Travellers can also join hiking tours that explore the lower levels of the mountain, around the Shira Plateau. Most hikes take three days and require you to sleep in mountain camps. Expect steep trails and lots of climbing over rocks and tree roots, as these are not well maintained, smooth trails. Hikes will take you to see craters, giant ferns, wildlife and plenty of scenic views.
When is the best time to climb Kilimanjaro?
Mount Kilimanjaro can be climbed anytime throughout the year. Most travellers prefer climbing during the dry seasons: December to March, June to October. Many consider the best months to climb Kilimanjaro to be January, February and September.
Does climbing Kilimanjaro involve technicalities?
The trek up Kilimanjaro is not a technical climb. You do not require any mountaineering equipment to reach the summit. In fact, anyone in good physical condition can reach the top of Mount Kilimanjaro. You should be able to run for at least half an hour without feeling shortness of breath. You should also be able to walk for at least 2 hours in hilly terrains without feeling overly exhausted.
Are park fees included in your price?
Yes, all Tanzania National Park (TANAPA) fees are included in our Kilimanjaro price. Currently, the conservation fees at Kilimanjaro National Park are: US$70 per person per day and US$50 per person per night for camping. Crew entry fees and Tanzanian Forest Services Agency (TFS) fees (applicable for Rongai, Shira and Lemosho routes) are also included in our Kilimanjaro price.
Can children climb Kilimanjaro?
The minimum age limit set by Kilimanjaro National Park for children trekking to Uhuru Peak on Mount Kilimanjaro is 10 years old.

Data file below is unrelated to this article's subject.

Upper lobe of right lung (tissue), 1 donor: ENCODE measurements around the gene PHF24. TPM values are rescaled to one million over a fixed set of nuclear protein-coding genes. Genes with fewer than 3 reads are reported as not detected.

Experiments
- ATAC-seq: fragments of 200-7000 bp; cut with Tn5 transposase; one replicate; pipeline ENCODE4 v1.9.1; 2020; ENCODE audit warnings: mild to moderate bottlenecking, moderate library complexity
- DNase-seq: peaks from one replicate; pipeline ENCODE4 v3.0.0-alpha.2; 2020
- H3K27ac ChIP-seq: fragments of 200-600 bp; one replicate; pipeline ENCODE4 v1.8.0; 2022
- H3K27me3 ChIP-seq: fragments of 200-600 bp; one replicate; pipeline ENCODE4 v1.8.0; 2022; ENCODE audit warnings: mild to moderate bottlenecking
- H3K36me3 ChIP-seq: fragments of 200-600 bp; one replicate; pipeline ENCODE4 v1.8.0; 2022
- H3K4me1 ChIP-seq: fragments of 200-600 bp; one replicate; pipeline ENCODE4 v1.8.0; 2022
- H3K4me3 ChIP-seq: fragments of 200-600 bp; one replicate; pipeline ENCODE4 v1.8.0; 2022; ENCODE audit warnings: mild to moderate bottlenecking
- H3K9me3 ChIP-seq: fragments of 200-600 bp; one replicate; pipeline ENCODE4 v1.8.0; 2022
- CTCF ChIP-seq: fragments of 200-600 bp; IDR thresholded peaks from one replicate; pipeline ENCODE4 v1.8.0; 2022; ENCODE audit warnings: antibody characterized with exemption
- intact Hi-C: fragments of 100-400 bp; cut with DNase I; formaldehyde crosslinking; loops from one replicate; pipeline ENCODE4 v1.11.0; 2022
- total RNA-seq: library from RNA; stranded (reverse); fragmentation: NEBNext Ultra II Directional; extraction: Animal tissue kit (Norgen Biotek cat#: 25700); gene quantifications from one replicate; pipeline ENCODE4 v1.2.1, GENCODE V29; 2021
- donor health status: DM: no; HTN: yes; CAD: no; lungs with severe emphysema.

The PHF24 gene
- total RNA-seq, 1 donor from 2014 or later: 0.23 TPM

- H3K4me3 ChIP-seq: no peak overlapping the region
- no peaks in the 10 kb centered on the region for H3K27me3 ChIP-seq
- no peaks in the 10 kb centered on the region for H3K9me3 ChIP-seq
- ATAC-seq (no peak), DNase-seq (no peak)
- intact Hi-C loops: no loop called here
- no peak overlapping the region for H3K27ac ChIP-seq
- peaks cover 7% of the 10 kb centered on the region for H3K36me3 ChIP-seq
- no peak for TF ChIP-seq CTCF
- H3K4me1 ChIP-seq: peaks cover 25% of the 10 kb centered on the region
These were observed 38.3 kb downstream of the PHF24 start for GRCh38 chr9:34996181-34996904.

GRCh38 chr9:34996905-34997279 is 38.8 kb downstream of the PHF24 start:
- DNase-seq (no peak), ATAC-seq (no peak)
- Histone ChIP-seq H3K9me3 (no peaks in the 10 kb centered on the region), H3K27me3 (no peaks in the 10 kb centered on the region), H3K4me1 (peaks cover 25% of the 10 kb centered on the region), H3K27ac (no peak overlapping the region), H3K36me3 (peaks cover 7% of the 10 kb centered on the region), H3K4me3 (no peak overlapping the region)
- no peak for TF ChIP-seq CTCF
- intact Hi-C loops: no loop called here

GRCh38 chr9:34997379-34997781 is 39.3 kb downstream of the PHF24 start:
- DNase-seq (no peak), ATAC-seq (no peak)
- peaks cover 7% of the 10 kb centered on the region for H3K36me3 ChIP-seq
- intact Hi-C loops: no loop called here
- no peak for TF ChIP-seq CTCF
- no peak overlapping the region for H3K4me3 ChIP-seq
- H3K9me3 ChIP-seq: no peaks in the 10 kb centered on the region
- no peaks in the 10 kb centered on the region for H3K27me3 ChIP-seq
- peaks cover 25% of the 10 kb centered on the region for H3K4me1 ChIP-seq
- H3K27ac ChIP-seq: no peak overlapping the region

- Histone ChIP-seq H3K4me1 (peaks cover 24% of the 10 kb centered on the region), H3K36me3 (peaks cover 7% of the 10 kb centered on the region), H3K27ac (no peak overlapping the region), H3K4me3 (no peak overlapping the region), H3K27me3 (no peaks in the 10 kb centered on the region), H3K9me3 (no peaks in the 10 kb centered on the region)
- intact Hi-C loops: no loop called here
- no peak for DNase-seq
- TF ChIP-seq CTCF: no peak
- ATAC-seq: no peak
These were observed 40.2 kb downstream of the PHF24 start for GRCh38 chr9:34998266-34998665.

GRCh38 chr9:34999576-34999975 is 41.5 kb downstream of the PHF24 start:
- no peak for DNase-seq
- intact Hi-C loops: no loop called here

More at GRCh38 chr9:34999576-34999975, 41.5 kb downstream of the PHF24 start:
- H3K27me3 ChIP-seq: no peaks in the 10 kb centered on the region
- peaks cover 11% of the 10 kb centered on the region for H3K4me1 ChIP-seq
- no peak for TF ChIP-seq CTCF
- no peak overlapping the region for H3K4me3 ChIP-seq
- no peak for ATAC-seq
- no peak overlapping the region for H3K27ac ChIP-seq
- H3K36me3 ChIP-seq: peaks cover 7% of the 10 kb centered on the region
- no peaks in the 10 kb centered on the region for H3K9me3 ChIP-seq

How long does it take to reach the summit of Kilimanjaro?
Depending on the route chosen, most trekkers take 4-6 days to reach the summit. The longer you spend on the mountain, the more time your body gets to acclimatise, the higher the chance you will succeed in reaching the summit of Kilimanjaro.
Can we leave excess luggage behind whilst trekking Kilimanjaro?
Yes, any excess luggage you do not need to carry with you on Mount Kilimanjaro. You should keep valuable items with you at all times.
How many Guides will we have?
You will have one lead guide and an assistant guide for 2-3 climbers.
For 4-6 climbers, you will have one lead guide and 2 assistant guides.
For 7-8 climbers, you will have one lead guide and 3 assistant guides.
For 9-10 climbers, you will have one lead guide and 4 assistant guides.
How many Porters will accompany us?
You will have 4-6 porters per person for your group. This depends on your group size and the weight of your luggage. The porters will carry all the tents, food, and the luggage that you do not require while hiking so you will only need to carry a day pack during the day.
What happens if one member of the group gets sick while trying to reach the summit?
Because you will have many guides and assistant guides, an assistant will take the ill person down while the rest of the group goes on. If the person is very very sick then we call for a dispatch for stretcher – the rescue fee is included in your quote. But before reaching that point, our guides are very careful and they will monitor the health of everyone everyday on the mountain to make sure that the sickness does not get to that point.
Tel: +27 87 700 6315
65 Casa Bella, 247 Sullivan Street, Centurion, Pretoria, South Africa, 0157
Mon – Fri 08.00 – 17.00
Sat – Sun 08h00 – 12h30